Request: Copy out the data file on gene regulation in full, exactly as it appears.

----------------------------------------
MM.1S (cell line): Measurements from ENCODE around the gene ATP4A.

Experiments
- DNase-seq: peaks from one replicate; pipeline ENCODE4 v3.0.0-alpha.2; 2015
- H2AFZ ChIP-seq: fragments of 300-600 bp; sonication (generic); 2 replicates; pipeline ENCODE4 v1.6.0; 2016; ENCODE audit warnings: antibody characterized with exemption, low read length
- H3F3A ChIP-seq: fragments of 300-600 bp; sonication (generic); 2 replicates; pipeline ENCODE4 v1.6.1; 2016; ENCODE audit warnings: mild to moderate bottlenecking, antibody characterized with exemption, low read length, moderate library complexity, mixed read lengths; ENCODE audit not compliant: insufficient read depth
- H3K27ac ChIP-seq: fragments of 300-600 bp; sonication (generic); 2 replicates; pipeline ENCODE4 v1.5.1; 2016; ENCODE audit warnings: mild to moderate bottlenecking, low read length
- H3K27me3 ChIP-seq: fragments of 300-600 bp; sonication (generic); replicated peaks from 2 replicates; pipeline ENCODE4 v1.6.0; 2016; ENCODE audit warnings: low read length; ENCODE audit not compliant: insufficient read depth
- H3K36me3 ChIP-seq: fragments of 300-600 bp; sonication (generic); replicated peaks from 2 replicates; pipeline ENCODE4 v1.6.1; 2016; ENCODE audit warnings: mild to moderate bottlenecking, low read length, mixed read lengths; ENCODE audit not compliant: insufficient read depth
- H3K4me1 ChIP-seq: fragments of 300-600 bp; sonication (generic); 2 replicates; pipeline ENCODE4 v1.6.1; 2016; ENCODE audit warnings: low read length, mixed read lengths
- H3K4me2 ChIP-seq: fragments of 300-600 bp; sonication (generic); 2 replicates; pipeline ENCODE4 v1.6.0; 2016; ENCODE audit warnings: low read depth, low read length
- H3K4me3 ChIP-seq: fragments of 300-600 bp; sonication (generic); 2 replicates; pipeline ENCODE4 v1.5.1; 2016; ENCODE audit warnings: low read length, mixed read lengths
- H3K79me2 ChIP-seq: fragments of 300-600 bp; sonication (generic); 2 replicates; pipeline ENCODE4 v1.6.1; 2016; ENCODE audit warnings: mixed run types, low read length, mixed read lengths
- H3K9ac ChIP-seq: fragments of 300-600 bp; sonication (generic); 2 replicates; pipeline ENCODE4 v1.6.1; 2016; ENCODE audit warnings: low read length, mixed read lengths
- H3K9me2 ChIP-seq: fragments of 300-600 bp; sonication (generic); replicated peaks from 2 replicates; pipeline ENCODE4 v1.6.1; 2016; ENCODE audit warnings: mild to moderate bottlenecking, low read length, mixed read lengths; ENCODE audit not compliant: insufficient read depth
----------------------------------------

MM.1S (cell line): Measurements from ENCODE around the gene ATP4A.

Experiments
- DNase-seq: peaks from one replicate; pipeline ENCODE4 v3.0.0-alpha.2; 2015
- H2AFZ ChIP-seq: fragments of 300-600 bp; sonication (generic); 2 replicates; pipeline ENCODE4 v1.6.0; 2016; ENCODE audit warnings: antibody characterized with exemption, low read length
- H3F3A ChIP-seq: fragments of 300-600 bp; sonication (generic); 2 replicates; pipeline ENCODE4 v1.6.1; 2016; ENCODE audit warnings: mild to moderate bottlenecking, antibody characterized with exemption, low read length, moderate library complexity, mixed read lengths; ENCODE audit not compliant: insufficient read depth
- H3K27ac ChIP-seq: fragments of 300-600 bp; sonication (generic); 2 replicates; pipeline ENCODE4 v1.5.1; 2016; ENCODE audit warnings: mild to moderate bottlenecking, low read length
- H3K27me3 ChIP-seq: fragments of 300-600 bp; sonication (generic); replicated peaks from 2 replicates; pipeline ENCODE4 v1.6.0; 2016; ENCODE audit warnings: low read length; ENCODE audit not compliant: insufficient read depth
- H3K36me3 ChIP-seq: fragments of 300-600 bp; sonication (generic); replicated peaks from 2 replicates; pipeline ENCODE4 v1.6.1; 2016; ENCODE audit warnings: mild to moderate bottlenecking, low read length, mixed read lengths; ENCODE audit not compliant: insufficient read depth
- H3K4me1 ChIP-seq: fragments of 300-600 bp; sonication (generic); 2 replicates; pipeline ENCODE4 v1.6.1; 2016; ENCODE audit warnings: low read length, mixed read lengths
- H3K4me2 ChIP-seq: fragments of 300-600 bp; sonication (generic); 2 replicates; pipeline ENCODE4 v1.6.0; 2016; ENCODE audit warnings: low read depth, low read length
- H3K4me3 ChIP-seq: fragments of 300-600 bp; sonication (generic); 2 replicates; pipeline ENCODE4 v1.5.1; 2016; ENCODE audit warnings: low read length, mixed read lengths
- H3K79me2 ChIP-seq: fragments of 300-600 bp; sonication (generic); 2 replicates; pipeline ENCODE4 v1.6.1; 2016; ENCODE audit warnings: mixed run types, low read length, mixed read lengths
- H3K9ac ChIP-seq: fragments of 300-600 bp; sonication (generic); 2 replicates; pipeline ENCODE4 v1.6.1; 2016; ENCODE audit warnings: low read length, mixed read lengths
- H3K9me2 ChIP-seq: fragments of 300-600 bp; sonication (generic); replicated peaks from 2 replicates; pipeline ENCODE4 v1.6.1; 2016; ENCODE audit warnings: mild to moderate bottlenecking, low read length, mixed read lengths; ENCODE audit not compliant: insufficient read depth